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DTV transition rules for translators and LPTV

The FCC has established rules for converting low-power television (LPTV), translator and Class A TV stations to DTV. From the FCC's viewpoint, there is no reason for so-called “secondary” television services to continue broadcasting in analog once full-service stations have completed the jump to digital.

Some central features of the regulatory future of these non-full-service television services follows:

  • Current LPTV and TV translator license holders will be given two options. They can either “flash cut” to digital broadcasting on their currently authorized channels or temporarily operate on two channels — their current analog channel and a to-be-assigned digital companion channel (if one is available).
  • As long as they broadcast a stream of free over-the-air programming, LPTV and TV translator stations will be allowed to offer ancillary services (such as pay-per-view, Internet access, etc.) in any extra bandwidth.
  • No firm date has been set for final conversion of LPTV, translator and Class A stations to digital and turn-off of all analog broadcasting. However, the commission has made it clear that the final date will be as soon as possible after the full-service cutoff.
  • Conflicting applications for new digital channel authorizations will be subject to auction.
  • Contour protection methodology for predicting interference between analog LPTV and TV translator stations will be replaced with DTV interference prediction methodology.
  • After the current license holders have received authorizations to convert, the FCC will open the process up to the public for any leftover channels and areas not served.

There is a possible fly in the ointment. LPTV and TV translator stations by nature fit into the interstitial spectrum between full-service television station allotments. But the allotments for full-service stations are still in a state of flux. A complicated multi-round process was just announced by the FCC for the “repacking” of all full-service stations into channels 2 through 51. Channels 52 through 69, previously available for broadcast use, will be used for commercial wireless and public safety uses instead. This will displace some LPTV and translator stations and limit the DTV options of many others.

Will there be any space left over for LPTV and translators? It's too early to tell, and it's premature for LPTV or translator licensees to panic. Realistically, it will be a year or two before the FCC finalizes plans for LPTV and translators, let alone implements them. January 2006 is the expected date for the third and final round of full-service station channel selections. The FCC cannot make any final plans for LPTV and translator station channels before then.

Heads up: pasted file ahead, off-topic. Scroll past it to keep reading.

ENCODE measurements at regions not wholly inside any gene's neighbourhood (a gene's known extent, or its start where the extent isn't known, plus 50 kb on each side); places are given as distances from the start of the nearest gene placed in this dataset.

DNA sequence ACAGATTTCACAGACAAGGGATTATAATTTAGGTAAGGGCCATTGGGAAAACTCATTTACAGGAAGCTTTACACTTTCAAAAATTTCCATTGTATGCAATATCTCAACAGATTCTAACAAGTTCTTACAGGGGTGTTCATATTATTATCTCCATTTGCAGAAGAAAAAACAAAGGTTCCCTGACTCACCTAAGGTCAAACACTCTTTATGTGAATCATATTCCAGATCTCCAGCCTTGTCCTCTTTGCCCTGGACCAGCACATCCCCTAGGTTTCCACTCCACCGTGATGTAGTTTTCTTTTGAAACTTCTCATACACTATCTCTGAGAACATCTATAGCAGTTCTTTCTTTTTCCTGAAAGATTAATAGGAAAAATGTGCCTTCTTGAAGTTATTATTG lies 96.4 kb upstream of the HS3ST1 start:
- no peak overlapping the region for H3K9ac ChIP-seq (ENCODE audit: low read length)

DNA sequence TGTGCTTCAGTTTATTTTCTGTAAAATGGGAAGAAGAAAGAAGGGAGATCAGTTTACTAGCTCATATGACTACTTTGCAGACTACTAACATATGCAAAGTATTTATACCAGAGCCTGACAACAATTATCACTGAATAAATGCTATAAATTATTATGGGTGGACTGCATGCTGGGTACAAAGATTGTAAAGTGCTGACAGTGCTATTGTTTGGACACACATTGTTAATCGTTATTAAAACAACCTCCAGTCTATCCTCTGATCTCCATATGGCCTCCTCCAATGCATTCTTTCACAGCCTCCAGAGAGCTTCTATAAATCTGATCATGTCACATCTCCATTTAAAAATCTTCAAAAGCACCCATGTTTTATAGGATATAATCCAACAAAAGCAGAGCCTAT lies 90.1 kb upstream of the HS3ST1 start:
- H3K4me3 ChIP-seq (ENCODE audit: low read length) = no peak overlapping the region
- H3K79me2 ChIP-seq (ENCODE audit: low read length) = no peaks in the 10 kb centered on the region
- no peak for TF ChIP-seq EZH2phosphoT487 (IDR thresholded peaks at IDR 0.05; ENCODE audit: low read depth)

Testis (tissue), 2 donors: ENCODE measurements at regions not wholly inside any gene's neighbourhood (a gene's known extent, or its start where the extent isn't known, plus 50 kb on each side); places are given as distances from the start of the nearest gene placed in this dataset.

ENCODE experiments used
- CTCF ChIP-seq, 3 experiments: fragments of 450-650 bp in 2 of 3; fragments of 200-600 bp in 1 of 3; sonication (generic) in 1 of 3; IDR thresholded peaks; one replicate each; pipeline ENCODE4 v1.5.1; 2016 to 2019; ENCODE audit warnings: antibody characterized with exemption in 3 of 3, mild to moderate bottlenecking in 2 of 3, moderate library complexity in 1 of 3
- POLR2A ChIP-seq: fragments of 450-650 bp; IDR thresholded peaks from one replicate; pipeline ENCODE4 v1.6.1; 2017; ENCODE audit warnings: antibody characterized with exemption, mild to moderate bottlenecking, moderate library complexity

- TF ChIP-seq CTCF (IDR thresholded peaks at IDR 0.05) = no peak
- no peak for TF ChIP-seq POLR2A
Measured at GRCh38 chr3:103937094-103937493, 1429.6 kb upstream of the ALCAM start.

Finally, the commission declined to establish digital TV booster licenses. Boosters are transmitters on the same channel that fill in areas within the primary station's service area that might not receive the station's signal because of terrain or other obstructions. Not authorizing DTV boosters is understandable, because there will soon be a new fast-track proceeding at the FCC to allow full-service TV stations to use distributive transmission systems (DTS) technology. Near the end of its recent periodic full-service DTV order, the commission announced that it was approving the use of DTS technology “in principle.” DTS technology replaces the primary transmitter with a number of smaller synchronized transmitters placed throughout the station's service area (think cell phone technology). As a result, it is the equivalent of many booster stations.

Harry C. Martin is president of the Federal Communications Bar Association and a member of Fletcher, Heald & Hildreth PLC, Arlington, VA.


Television, LPTV and TV translator stations in Alabama and Georgia must file their renewal applications, biennial ownership reports and EEO program reports with the FCC on or before Dec. 1.

Television stations in Arkansas, Louisiana and Mississippi must begin their renewal pre-filing announcements on Dec. 1.

TV stations with at least one in-core channel must file their DTV channel election forms (FCC Form 382) in mid-December 2004. (The options under this form include (1) which in-core channel the licensee/permittee elects (for those with two in-core channels); (2) whether it will select its one in-core channel (for those with only one in-core channel); or (3) whether it will release the in-core channel(s) it has in order to make an election of a new in-core channel in a subsequent round.

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